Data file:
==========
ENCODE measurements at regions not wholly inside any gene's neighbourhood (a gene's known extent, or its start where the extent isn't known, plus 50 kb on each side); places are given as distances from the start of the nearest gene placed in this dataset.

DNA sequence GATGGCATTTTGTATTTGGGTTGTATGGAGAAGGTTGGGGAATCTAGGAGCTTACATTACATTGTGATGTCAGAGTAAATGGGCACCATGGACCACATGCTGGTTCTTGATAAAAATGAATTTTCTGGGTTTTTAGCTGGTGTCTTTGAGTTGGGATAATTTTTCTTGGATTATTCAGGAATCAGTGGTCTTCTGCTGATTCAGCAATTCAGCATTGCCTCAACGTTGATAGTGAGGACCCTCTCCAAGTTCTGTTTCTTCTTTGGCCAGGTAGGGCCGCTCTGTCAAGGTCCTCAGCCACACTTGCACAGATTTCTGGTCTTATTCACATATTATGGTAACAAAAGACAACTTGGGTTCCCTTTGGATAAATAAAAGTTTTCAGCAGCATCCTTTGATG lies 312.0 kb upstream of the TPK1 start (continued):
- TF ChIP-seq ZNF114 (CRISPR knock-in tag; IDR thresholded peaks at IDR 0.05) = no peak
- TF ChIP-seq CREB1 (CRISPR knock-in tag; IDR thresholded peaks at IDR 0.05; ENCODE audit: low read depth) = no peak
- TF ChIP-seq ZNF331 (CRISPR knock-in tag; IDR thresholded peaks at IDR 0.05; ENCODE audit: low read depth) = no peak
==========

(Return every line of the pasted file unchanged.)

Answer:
ENCODE measurements at regions not wholly inside any gene's neighbourhood (a gene's known extent, or its start where the extent isn't known, plus 50 kb on each side); places are given as distances from the start of the nearest gene placed in this dataset.

DNA sequence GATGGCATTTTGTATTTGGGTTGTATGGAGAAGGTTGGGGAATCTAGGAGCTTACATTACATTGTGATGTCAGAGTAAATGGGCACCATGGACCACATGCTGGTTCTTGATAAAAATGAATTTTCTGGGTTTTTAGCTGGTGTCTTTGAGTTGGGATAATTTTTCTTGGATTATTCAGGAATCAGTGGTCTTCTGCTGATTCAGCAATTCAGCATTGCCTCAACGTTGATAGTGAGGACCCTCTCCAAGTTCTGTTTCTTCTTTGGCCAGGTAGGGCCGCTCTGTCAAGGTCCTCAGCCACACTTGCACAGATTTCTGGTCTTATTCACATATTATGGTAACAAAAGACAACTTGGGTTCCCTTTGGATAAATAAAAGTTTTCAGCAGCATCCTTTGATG lies 312.0 kb upstream of the TPK1 start (continued):
- TF ChIP-seq ZNF114 (CRISPR knock-in tag; IDR thresholded peaks at IDR 0.05) = no peak
- TF ChIP-seq CREB1 (CRISPR knock-in tag; IDR thresholded peaks at IDR 0.05; ENCODE audit: low read depth) = no peak
- TF ChIP-seq ZNF331 (CRISPR knock-in tag; IDR thresholded peaks at IDR 0.05; ENCODE audit: low read depth) = no peak